Budgeting: Are contingency, unforeseen and management reserve the same?

Budgeting: Are contingency, unforeseen and management reserve the same?

Ron Petersen EMFC RC
Director Cost Management at Vijverberg Management Consultants

Written by: Ron Petersen EMFC RC | Director Cost Management at Vijverberg

Budgeting: Are contingency, unforeseen expenses and management reserve the same thing?

In practice, there is much confusion about the items contingency and management reserve. According to the PMBOK, the contingency relates to “known unknowns” and the management reserve relates to “unknown unknowns”. In other words, the contingency are uncertainties in the project budget which are related to (inherent) risks that are known, or at least should have been known, at the time the budget was drawn up. On the other hand, the management reserve is used for risks that are not identified at the moment the project budget was set and approved. If the risks are specifically identifiable in advance or can be foreseen, they should be included in the contingency.

Link with work packages

The unforeseen expenses is part of the budget for a work package. A work package is a building block of the work breakdown structure and is most detailed. A work package brings together scope, planning and cost. At the start of large building and construction projects, the elaboration of the scope is usually the largest “known unknown”. For a detailed design in a work package, the budget can be determined much more accurately compared to conceptual design. At an early stage of the project design, 30% contingency reserve is not unrealistic.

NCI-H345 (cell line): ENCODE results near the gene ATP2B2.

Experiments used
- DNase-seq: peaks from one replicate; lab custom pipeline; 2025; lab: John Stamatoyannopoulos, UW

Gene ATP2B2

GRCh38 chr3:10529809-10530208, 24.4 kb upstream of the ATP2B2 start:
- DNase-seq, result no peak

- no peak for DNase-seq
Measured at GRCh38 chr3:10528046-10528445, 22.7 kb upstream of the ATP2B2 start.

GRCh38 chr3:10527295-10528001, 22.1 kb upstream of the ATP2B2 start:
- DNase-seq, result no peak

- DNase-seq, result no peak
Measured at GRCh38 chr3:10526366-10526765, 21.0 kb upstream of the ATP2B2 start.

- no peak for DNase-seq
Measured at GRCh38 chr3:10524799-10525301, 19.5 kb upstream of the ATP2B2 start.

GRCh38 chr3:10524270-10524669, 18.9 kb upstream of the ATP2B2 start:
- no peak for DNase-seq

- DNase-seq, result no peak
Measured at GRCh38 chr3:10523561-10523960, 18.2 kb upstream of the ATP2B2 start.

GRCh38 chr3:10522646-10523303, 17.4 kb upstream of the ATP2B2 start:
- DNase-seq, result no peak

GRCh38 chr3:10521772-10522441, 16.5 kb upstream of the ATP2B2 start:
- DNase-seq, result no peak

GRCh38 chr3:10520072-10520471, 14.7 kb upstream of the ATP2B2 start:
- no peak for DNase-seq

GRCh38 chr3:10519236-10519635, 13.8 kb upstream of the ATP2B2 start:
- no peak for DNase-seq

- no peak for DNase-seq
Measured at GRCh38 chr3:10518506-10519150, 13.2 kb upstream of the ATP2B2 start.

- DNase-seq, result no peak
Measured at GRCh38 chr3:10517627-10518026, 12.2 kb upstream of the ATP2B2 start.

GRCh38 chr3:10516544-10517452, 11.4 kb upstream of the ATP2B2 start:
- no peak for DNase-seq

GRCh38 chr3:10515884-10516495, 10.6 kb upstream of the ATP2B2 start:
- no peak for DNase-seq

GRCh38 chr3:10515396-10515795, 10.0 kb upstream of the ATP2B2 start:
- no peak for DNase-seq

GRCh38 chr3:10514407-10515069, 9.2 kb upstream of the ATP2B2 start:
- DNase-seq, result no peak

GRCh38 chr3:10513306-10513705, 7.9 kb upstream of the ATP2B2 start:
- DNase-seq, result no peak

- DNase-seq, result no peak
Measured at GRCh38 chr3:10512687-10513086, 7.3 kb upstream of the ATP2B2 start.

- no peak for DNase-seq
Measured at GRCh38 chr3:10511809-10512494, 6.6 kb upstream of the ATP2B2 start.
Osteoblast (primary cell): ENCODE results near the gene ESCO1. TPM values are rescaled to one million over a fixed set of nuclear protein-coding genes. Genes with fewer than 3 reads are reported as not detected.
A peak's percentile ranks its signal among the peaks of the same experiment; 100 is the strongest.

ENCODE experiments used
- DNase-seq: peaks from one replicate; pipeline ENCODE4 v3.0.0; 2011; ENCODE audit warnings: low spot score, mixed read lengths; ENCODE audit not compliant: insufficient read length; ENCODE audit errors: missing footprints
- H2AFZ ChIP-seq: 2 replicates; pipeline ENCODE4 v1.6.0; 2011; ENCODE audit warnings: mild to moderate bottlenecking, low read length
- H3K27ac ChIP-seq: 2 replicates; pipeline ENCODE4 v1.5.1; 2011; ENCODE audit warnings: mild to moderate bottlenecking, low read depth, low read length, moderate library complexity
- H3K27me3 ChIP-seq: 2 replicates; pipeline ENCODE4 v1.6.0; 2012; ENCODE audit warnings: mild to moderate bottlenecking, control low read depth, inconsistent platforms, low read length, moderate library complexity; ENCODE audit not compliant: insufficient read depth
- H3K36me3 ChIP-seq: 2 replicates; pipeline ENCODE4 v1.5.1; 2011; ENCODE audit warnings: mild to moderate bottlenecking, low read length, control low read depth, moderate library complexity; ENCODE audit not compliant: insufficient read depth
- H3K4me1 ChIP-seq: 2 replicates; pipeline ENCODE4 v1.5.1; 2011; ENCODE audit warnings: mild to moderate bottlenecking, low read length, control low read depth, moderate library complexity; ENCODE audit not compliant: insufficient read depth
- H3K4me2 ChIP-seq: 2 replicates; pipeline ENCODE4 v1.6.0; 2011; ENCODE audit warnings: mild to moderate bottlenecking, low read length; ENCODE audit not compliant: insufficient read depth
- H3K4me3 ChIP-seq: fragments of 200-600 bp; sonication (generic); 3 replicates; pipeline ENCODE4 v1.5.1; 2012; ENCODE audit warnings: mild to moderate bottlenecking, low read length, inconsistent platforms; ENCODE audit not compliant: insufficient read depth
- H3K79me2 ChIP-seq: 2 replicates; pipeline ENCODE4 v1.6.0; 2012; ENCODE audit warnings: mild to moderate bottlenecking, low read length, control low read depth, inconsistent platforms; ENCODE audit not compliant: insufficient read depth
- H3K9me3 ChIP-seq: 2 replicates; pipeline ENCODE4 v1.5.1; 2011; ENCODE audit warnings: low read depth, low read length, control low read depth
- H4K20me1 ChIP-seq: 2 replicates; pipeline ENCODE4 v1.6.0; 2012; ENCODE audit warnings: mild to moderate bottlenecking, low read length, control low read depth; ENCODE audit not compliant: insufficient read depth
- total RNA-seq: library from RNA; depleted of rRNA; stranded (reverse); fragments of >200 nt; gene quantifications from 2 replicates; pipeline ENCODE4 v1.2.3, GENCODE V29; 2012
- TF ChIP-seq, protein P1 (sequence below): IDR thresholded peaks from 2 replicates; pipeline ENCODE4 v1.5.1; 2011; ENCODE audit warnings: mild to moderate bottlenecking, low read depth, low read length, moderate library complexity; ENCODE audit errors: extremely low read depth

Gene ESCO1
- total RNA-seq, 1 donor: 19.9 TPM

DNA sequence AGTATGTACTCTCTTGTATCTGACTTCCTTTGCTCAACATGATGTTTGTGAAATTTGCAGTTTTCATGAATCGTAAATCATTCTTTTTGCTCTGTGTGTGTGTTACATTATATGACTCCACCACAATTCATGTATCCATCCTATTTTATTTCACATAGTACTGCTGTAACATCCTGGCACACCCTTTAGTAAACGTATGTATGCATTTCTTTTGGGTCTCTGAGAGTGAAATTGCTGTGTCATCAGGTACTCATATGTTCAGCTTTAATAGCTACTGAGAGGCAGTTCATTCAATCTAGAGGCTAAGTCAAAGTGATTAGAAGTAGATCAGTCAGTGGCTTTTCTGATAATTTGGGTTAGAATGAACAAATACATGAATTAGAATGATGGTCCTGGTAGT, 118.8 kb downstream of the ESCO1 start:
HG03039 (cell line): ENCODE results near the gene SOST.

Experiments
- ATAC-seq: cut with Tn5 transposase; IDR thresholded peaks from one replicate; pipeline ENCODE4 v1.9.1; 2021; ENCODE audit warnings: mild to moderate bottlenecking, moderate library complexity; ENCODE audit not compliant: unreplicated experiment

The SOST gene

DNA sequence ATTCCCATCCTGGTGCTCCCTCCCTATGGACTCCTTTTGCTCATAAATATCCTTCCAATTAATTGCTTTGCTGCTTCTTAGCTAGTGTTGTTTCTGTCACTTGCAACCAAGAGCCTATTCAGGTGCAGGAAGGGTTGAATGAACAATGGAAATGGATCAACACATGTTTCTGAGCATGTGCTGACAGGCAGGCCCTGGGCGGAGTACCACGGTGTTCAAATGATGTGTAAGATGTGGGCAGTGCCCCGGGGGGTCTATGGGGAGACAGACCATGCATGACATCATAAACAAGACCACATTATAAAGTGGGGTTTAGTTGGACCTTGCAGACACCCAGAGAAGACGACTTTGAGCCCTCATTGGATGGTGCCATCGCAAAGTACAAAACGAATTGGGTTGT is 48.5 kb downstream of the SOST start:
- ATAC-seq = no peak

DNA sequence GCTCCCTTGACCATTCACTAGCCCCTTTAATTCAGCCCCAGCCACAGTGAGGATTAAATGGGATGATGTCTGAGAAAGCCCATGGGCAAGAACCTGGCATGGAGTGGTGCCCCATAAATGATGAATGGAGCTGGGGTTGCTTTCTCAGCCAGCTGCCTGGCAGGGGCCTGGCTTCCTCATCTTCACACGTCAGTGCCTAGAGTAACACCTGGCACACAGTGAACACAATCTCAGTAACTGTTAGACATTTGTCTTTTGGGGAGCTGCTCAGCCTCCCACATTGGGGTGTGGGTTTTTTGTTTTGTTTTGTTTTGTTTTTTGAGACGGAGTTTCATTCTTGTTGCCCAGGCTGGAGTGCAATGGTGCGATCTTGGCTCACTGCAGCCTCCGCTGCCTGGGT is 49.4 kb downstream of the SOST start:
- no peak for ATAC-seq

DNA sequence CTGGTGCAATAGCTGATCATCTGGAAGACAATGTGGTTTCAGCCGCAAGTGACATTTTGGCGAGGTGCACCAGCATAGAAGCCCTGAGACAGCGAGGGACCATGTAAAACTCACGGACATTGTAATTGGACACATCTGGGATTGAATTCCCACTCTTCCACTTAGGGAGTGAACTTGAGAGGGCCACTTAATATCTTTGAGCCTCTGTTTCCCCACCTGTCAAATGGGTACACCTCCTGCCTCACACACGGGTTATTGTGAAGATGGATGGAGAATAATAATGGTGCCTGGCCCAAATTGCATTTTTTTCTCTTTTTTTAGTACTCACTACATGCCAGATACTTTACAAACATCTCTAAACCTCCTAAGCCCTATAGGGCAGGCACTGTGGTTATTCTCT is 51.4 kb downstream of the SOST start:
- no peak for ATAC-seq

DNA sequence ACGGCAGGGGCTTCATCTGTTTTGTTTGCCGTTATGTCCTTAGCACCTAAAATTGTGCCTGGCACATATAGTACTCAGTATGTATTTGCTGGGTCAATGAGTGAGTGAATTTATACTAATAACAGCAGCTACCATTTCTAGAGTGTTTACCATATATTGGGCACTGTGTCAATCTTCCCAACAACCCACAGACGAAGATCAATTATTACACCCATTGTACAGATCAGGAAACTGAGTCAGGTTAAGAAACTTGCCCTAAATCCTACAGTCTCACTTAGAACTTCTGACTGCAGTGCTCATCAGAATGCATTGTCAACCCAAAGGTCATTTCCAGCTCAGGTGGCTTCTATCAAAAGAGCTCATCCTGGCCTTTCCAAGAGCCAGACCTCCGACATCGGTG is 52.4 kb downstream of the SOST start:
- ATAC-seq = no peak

In practice

In practice often both unforeseen and management reserve are merged in the budget when unforeseen is unintentionally confused with the management reserve. Vijverberg argues that the distinction between the items unforeseen and management reserve should be maintained with the aim of retaining realistic control information for the project.

Ownership of the budget

A matter of debate is the use of the contingency and management reserve during the execution of the project. Both items are part of the budget. The project manager is the owner of the contingency, but explicitly not of the management reserve. If risks occur whereby the project manager wishes to charge to the management reserve, the project manager will first have to ask the (internal) client of the project for approval. The conduct of the management reserve creates insight in the risks that have occurred during the project and the finance of the risks.



About Ron Petersen

Ron Petersen is Director Cost Management at Vijverberg in Rotterdam. Ron started his career in accountancy. He has over 25 years of experience in cost management for large projects in real estate, industry and infrastructure. Ron was responsible for setting up the financial project management structures for energy companies and contractors. On the contractor side, Ron has over 10 years’ experience in the financial management of portfolios of small and medium-sized construction projects. Ron has specific experience in the valuation of work in progress.

Vijverberg is an independent project management consultancy for complex building projects. Vijverberg advises, amongst others, on the preparation of budgets for projects. Please feel free to contact Ron Petersen for any related questions on this subject.